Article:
The New York Times on Heartbeats in the Muck

“. . .Hurricane Sandy reminded New Yorkers that the waterways surrounding them can be a dire threat as well as a great asset. This is a good time to explore their history. John Waldman, a biology professor at Queens College, offers a brief and elegantly written tour in Heartbeats in the Muck: The History, Sea Life and Environment of New York Harbor (Fordham University Press, $18).

This updated edition was published before the storm struck, but as Mr. Waldman breezily chronicles the harbor’s ecological decline and rebirth over several centuries, he never underestimates the waters that in one way or another have always defined New York.

Also notable is a new volume edited by Mr. Waldman: Still the Same Hawk: Reflections on Nature and New York (Fordham University Press, $18), a collection of essays by writers including Phillip Lopate and Robert Sullivan.”

Read Sam Roberts’ entire column.

“. . .Hurricane Sandy reminded New Yorkers that the waterways surrounding them can be a dire threat as well as a great asset. This is a good time to explore their history. John Waldman, a biology professor at Queens College, … Full Story

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Why University Presses Matter

We are excited to have Fordham University Press Director, Fredric Nachbaur, blogging for us as part of the University Press Week blog tour! The tour continues today at Texas A&M University Press. A complete blog tour schedule is also available here.

Witnessing all the damage caused by Sandy has me feeling a melancholy. I was born and raised in New Jersey and spent many summers “down the shore.” In recent summers I have taken my daughter to some of the same beaches I enjoyed as a kid. I’ve been a New Yorker since 1991 and am a regular visitor to Coney Island, and lived for a short time in Williamsburg, Brooklyn. It is quite devastating to see all the massive destruction done to our great city and state and to our neighbors in New Jersey, Connecticut, and Pennsylvania. As I was preparing to write my post for University Press Week, I reflected on how university presses have bonded together in the past during times of tragedy to help us all understand what is happening at the moment and how we can move forward. “Books for Understanding” was developed by the Association of American University Presses (AAUP) soon after 9/11 to bring the latest and most valuable scholarship to readers in an easy to find and easy to use place. The AAUP instantly became a resource for people who wanted to know more and to find it from reliable sources—University Presses—the pillars of knowledge. The day after hurricane Sandy hit, a reporter from the Huffington Post contacted me about a Fordham University Press (FUP) author who wrote a history of the NYC subways. She wanted to interview him about the flooding of the tunnels and the mass transit shutdown. It is a prime example of how the media turns to university presses for expertise during times of crisis.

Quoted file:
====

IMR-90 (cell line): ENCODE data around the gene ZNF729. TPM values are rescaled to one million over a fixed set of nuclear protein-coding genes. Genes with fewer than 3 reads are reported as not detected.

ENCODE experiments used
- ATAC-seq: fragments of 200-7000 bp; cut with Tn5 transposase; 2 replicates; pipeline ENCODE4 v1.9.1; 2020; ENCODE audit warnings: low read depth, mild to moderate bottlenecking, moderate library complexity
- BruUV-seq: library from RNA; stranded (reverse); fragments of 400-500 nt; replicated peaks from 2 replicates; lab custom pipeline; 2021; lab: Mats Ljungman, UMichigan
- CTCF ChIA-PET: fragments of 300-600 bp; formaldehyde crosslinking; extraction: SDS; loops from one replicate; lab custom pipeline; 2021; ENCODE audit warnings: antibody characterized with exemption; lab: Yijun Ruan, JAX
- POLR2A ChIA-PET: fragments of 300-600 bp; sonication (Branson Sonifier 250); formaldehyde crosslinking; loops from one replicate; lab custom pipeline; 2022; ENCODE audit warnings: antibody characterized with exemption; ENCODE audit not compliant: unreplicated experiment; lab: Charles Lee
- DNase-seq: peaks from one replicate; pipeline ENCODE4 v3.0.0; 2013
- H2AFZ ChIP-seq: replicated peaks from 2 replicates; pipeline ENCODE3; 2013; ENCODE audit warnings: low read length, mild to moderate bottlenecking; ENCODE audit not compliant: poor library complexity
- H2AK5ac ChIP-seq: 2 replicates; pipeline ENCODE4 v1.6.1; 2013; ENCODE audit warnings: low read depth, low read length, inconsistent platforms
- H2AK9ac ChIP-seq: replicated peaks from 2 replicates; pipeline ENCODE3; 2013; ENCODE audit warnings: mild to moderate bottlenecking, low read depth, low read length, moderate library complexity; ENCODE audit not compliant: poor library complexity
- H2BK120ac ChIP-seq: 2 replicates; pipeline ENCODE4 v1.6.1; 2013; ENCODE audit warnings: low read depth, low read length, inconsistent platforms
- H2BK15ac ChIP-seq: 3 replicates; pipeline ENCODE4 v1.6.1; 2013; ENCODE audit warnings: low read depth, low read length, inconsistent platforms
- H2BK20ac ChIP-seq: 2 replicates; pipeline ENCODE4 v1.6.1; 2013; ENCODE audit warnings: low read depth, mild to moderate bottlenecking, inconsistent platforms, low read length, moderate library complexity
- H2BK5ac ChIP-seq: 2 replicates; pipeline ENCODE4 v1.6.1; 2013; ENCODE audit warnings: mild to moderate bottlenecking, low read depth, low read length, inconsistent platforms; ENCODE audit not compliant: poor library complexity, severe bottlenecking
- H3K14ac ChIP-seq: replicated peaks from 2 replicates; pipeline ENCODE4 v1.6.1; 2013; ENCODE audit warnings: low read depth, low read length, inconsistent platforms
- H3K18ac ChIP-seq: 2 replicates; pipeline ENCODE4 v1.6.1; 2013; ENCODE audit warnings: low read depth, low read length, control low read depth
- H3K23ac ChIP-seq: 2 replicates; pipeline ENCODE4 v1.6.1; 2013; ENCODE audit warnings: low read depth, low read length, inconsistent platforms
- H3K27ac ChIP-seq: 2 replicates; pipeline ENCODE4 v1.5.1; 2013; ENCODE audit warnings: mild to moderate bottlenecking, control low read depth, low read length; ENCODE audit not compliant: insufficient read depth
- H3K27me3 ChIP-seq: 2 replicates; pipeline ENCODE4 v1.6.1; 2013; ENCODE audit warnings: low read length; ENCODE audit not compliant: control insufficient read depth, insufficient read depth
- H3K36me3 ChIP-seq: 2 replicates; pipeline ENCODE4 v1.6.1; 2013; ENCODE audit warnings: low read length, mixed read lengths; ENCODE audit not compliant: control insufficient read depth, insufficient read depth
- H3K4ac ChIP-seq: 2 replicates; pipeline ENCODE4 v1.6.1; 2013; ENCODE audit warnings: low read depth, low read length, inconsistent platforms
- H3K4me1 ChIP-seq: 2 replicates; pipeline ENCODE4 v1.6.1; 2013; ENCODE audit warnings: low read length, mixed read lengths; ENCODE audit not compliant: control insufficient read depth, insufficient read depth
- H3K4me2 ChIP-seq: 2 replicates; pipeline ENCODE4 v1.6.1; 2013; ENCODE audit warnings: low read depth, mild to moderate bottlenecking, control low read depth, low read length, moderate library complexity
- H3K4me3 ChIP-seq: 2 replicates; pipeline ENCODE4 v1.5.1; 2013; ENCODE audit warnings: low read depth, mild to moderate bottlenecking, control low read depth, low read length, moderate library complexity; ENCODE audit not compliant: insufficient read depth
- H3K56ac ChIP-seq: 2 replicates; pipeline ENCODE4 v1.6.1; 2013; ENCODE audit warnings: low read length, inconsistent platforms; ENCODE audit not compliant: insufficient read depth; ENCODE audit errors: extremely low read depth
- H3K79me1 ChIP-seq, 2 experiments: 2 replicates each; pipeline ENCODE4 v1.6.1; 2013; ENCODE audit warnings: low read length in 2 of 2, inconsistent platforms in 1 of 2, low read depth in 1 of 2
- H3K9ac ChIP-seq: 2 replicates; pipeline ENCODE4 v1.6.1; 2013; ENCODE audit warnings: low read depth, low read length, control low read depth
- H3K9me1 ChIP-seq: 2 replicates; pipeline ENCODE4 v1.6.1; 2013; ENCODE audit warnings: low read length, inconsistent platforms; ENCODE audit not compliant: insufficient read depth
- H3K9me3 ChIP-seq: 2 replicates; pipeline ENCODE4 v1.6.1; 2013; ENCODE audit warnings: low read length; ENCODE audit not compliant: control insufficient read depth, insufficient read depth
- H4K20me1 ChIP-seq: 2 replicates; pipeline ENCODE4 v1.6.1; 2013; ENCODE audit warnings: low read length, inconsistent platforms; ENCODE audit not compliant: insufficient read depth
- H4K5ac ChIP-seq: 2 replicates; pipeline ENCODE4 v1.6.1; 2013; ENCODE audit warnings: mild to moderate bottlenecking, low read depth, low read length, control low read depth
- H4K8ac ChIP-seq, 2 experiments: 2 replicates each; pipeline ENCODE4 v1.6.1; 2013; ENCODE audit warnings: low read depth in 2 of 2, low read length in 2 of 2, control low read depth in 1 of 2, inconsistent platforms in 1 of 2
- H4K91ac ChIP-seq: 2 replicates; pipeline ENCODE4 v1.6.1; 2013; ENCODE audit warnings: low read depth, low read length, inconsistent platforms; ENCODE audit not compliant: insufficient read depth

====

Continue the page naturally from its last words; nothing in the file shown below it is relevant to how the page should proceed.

We emphasize scholarship by being witnesses to global events, detectives for finding the best authors, and sharers of critical information that has been researched and vetted. Combining efforts to make all of our books on a specific topic of current concern to citizens of the world is invaluable. There are several lists related to Hurricane Sandy, including one on Katrina. Knowing this, I’m not feeling as sad. Thank you AAUP! In preparation for University Press Week to celebrate the AAUP turning 75, Will Underwood, Director of Kent State University Press, asked fellow directors to gather some endorsements from key stakeholders. Happily, I got a great response from faculty and administrators on the Fordham campus as well as some FUP authors and friends. Here is what the Provost of Fordham University wrote:

“As the Association of American University Presses (AAUP) celebrates its 75th anniversary, Fordham University joins in honoring a rich history of committed leadership and collaborative service to the academy and to society. Fordham University Press has partnered with AAUP since 1938 to advance academic excellence in the full pursuit of truth and to enrich public discourse through the dissemination of scholarly research of the highest quality across the disciplines. We look forward to our work with the AAUP to engage evolving challenges and opportunities for university presses in the decades ahead.Stephen Freedman, Provost, Fordham University

FUP celebrated its 100th anniversary in 2007.  Established in 1907 to help Fordham faculty publish monographs based on their research, we now publish up to 70 books per year from faculty at institutions all over the globe. Not unlike the AAUP, FUP is a small organization with big ambitions. We have established ourselves as a leading academic press concentrating in history, literary theory, philosophy and religion. We also publish well established series in continental philosophy, American philosophy, medieval studies, World War II, and the Civil War among others and have created new series spanning a diversity of topics from Orthodox Christianity to Italian American studies. We have a long history publishing regional books focusing on New York City and the Hudson Valley. In 2010, we established the Empire State Editions imprint to better brand and market these titles.